Credit Suisse’s Kulbinder Garcha this morning reiterates an Outperform rating on shares of Apple (AAPL) while raising his price target to $600 from $550, writing that his “deep dive” into Apple’s free cash flow could allow for $62 billion in “excess cash” onshore (as opposed to cash held overseas) over the next four years, providing for a dividend and buybacks, should Apple decide on such.
“This is sufficient to fund a dividend of greater than $10 per share or a 2.1% yield (in line with the S&P) as well as leave $22.5bn for cumulative buybacks over 2012-2015 on a sustainable basis,” writes Garcha. Garcha uses a “payout ratio” of 20% for a theoretical dividend, which is half the S&P long-term average, he notes. A 2.1% dividend yield, moreover, would be way higher than the 0.6% average yield of tech companies.
“Furthermore, our analysis is conservative as it assumes no further major product introductions, discounts offshore cash completely for distribution purposes (amounting to as much as $186 per share by 2015), and lower FCF conversion.”
Garcha asks the question he thinks everyone is asking, namely, “can a $475bn company actually outperform?” At this size, Apple is 3.9% of the Standard & Poor’s 500 Index. At that size, which very few megacaps have achieved, Apple has been “de-rated,” he writes, its forward P/E multiple dropping from 24 times to 10 times in the last decade.
He thinks the real barrier for Apple’s performance comes at $650 per share, when it would be 5% of the S&P 500.
Garcha’s analysis assumes revenue growth of 40% this year, 23% next year, 4.6% in 2014, and 10% in 2015. That would result in free cash flow of about $45 billion per year, for a total cash horde of $280 billion by fiscal 2015 ( the fiscal year ending in September), “in the event of no cash distribution.”
Assuming Apple’s gross margin remains relatively higher overseas than in North America, which it is now, and assuming the bulk of the company’s capital spending happens overseas in coming years, as it does now, Garcha estimates Apple would have $94 billion in cash in the U.S. by 2015.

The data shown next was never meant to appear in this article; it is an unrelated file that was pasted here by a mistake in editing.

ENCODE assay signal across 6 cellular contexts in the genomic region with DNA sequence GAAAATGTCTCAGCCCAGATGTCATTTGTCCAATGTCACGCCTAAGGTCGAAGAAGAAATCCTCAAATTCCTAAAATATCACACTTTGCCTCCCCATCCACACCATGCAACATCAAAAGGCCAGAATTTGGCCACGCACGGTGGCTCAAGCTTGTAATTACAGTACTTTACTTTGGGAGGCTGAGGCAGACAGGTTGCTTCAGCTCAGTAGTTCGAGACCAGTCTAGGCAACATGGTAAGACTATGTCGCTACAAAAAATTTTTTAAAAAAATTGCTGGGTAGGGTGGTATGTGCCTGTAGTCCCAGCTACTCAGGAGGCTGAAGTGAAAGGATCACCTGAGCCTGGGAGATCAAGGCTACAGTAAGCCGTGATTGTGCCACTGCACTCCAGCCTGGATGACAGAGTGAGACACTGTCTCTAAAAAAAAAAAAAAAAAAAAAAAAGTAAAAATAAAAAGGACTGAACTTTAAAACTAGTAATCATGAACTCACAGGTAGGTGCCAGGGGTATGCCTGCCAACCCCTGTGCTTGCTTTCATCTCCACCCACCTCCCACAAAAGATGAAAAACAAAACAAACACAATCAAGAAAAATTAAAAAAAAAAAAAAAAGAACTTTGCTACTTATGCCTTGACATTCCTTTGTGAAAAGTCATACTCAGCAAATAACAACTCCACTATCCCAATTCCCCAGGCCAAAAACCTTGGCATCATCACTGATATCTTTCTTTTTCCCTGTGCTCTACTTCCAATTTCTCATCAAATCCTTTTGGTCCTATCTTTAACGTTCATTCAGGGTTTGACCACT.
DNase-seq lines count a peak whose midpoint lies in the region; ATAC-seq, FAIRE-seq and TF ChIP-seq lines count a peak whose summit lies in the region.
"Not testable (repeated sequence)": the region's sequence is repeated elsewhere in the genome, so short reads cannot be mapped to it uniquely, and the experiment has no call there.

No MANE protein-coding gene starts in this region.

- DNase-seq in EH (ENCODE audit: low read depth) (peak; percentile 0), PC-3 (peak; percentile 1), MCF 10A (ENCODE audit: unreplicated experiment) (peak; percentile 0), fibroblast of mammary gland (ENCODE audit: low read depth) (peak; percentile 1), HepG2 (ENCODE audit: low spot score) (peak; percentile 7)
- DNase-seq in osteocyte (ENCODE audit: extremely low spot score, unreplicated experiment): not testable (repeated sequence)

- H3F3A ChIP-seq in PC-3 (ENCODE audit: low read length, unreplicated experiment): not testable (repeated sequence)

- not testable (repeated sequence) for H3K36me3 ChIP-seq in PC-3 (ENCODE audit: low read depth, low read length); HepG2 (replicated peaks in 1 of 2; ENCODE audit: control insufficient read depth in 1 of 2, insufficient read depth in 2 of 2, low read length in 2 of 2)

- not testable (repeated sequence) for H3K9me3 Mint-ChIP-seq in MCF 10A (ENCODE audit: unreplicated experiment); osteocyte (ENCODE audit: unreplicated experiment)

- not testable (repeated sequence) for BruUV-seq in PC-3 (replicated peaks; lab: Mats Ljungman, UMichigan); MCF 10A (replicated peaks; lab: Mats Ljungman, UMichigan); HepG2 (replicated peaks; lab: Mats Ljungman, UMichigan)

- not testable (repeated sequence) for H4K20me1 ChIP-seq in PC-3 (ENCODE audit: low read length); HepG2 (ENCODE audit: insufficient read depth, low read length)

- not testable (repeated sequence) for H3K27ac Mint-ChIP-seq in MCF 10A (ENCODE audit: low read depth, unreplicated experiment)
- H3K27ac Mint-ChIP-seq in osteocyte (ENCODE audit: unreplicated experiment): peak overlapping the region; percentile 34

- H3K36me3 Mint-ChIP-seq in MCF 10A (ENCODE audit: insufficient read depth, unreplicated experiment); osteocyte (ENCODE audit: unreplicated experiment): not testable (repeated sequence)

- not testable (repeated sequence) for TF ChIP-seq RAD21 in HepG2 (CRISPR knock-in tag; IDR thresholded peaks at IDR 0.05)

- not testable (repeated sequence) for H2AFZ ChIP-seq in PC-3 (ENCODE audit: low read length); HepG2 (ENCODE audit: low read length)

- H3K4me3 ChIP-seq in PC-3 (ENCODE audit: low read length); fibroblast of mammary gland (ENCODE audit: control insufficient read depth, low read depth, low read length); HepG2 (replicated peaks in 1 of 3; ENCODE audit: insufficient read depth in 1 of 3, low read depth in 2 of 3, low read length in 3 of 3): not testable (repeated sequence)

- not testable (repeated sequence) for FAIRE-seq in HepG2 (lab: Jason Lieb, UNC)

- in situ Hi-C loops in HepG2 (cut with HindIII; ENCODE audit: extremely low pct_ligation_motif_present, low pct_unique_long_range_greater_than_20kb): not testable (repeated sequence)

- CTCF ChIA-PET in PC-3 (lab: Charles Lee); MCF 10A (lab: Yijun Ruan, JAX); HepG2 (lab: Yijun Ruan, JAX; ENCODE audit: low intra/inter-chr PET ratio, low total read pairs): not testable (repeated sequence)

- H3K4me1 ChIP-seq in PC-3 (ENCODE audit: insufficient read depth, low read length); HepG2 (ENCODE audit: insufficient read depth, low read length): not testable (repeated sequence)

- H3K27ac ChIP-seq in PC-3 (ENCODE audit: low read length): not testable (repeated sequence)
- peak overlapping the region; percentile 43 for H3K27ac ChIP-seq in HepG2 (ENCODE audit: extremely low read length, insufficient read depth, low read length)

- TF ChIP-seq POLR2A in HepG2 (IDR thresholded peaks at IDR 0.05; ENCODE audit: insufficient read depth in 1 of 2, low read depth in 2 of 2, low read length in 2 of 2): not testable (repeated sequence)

Using the standard metrics for excess cash, Garcha concludes Apple will have $62 billion of cash it doesn’t need for operations come 2015, though he stops short of asserting the company will do something:
This level of cash held in the US is from where we believe Apple will consider making cash distribution to shareholders. While in traditional finance theory holding any net cash pile on balance sheet is seen as being inefficient, in the tech sector it seemingly does not apply. Whether this is due to fast product cycles or the risk around sustainable competitive advantage, the fact remains that on average, technology companies have a net cash position of about 34% of global sales which is slightly higher than Apple’s ratio of onshore cash to onshore sales of 29%. Assuming Apple over time migrates to similar averages (although this could prove conservative), this would still mean that even domestically Apple may hold excess cash of around $62bn in the long term. This is the amount that we believe the company could distribute to shareholders over the long term (this would amount to ~$16bn of cash distribution per annum).
In fact, Garcha makes a long defense of the other uses Apple has for cash, including any attempt to manufacture a television set:
The global manufacturing logistics surrounding the production of a television set are fundamentally different than those required for Apple’s existing product offerings. Many countries classify TVs under a different category for tariff purposes, resulting in higher import fees if the majority of its components are manufactured offshore.
Apple shares today are down $3.82, or 0.7%, at $511.25.